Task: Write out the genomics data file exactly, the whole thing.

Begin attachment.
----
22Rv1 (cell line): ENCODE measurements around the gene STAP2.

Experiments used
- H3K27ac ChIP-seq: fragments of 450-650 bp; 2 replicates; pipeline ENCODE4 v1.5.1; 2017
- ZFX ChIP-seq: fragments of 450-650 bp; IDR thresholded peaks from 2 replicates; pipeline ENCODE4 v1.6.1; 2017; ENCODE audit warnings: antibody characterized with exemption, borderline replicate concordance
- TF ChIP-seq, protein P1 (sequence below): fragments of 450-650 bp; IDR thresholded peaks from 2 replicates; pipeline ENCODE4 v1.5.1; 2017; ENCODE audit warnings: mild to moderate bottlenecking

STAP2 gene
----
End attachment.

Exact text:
22Rv1 (cell line): ENCODE measurements around the gene STAP2.

Experiments used
- H3K27ac ChIP-seq: fragments of 450-650 bp; 2 replicates; pipeline ENCODE4 v1.5.1; 2017
- ZFX ChIP-seq: fragments of 450-650 bp; IDR thresholded peaks from 2 replicates; pipeline ENCODE4 v1.6.1; 2017; ENCODE audit warnings: antibody characterized with exemption, borderline replicate concordance
- TF ChIP-seq, protein P1 (sequence below): fragments of 450-650 bp; IDR thresholded peaks from 2 replicates; pipeline ENCODE4 v1.5.1; 2017; ENCODE audit warnings: mild to moderate bottlenecking

STAP2 gene